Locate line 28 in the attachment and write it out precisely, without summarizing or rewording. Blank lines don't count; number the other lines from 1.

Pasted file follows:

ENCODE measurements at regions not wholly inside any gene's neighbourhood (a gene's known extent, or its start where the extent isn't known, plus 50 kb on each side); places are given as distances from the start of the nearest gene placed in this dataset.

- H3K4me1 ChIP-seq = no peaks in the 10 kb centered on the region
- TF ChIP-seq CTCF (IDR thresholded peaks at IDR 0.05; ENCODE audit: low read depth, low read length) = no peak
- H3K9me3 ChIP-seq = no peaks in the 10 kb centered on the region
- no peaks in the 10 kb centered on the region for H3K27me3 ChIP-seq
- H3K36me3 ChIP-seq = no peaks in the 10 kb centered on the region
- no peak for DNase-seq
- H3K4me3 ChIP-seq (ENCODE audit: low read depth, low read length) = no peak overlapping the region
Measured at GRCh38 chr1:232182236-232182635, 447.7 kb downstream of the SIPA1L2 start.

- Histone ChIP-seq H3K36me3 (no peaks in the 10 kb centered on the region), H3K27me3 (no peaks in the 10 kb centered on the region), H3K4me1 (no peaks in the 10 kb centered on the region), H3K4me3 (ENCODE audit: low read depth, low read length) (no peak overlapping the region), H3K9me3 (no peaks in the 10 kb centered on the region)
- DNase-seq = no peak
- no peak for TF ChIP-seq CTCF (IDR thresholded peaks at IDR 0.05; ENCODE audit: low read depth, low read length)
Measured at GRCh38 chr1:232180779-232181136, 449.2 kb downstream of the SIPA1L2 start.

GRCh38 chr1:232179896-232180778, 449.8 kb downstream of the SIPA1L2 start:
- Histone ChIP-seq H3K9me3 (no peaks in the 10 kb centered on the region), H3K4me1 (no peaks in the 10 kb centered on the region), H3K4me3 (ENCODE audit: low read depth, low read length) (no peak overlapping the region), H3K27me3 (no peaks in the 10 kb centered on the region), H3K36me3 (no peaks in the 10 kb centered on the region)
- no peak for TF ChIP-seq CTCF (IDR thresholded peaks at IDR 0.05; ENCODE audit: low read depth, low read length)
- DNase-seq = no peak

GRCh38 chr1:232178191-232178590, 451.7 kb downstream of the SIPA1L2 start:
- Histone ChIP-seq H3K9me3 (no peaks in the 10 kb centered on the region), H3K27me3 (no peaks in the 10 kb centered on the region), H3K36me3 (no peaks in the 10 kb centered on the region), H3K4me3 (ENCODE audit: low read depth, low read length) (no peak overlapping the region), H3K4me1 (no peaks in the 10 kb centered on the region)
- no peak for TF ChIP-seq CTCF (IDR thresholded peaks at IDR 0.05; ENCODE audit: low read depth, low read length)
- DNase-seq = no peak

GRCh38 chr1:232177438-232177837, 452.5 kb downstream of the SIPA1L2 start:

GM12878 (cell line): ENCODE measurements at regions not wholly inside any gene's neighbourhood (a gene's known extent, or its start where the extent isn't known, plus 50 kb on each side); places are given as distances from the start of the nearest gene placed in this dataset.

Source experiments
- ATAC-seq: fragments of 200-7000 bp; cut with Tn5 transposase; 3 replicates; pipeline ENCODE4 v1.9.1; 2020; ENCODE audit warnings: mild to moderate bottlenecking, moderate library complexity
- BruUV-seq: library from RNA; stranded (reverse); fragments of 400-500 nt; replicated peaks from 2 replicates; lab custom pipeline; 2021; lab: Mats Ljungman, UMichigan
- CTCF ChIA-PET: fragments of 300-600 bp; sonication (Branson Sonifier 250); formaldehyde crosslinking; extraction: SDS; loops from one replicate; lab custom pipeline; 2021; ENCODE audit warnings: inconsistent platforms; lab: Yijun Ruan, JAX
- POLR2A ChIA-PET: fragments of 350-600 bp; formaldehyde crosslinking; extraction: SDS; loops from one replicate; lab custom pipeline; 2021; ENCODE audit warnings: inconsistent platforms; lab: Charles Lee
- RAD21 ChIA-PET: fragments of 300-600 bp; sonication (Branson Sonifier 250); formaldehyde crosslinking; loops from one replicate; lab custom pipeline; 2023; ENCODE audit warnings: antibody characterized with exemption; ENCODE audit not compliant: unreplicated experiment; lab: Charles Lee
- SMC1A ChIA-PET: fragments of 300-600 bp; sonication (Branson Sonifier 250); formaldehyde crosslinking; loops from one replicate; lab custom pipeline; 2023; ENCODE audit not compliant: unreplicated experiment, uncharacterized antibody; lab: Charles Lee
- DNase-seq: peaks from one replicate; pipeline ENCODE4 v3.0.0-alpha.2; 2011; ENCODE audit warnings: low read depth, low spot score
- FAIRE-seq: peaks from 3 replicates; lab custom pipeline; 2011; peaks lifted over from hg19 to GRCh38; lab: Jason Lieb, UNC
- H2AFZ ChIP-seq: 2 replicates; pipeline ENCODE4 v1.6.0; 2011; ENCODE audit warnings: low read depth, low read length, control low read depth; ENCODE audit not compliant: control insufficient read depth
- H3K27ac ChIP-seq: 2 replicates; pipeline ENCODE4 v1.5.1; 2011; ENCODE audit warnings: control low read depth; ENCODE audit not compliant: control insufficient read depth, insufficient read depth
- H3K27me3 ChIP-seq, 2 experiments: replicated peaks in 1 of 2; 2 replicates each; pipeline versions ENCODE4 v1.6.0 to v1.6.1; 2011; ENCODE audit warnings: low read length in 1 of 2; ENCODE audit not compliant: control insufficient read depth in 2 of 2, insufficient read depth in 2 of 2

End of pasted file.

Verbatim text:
- POLR2A ChIA-PET: fragments of 350-600 bp; formaldehyde crosslinking; extraction: SDS; loops from one replicate; lab custom pipeline; 2021; ENCODE audit warnings: inconsistent platforms; lab: Charles Lee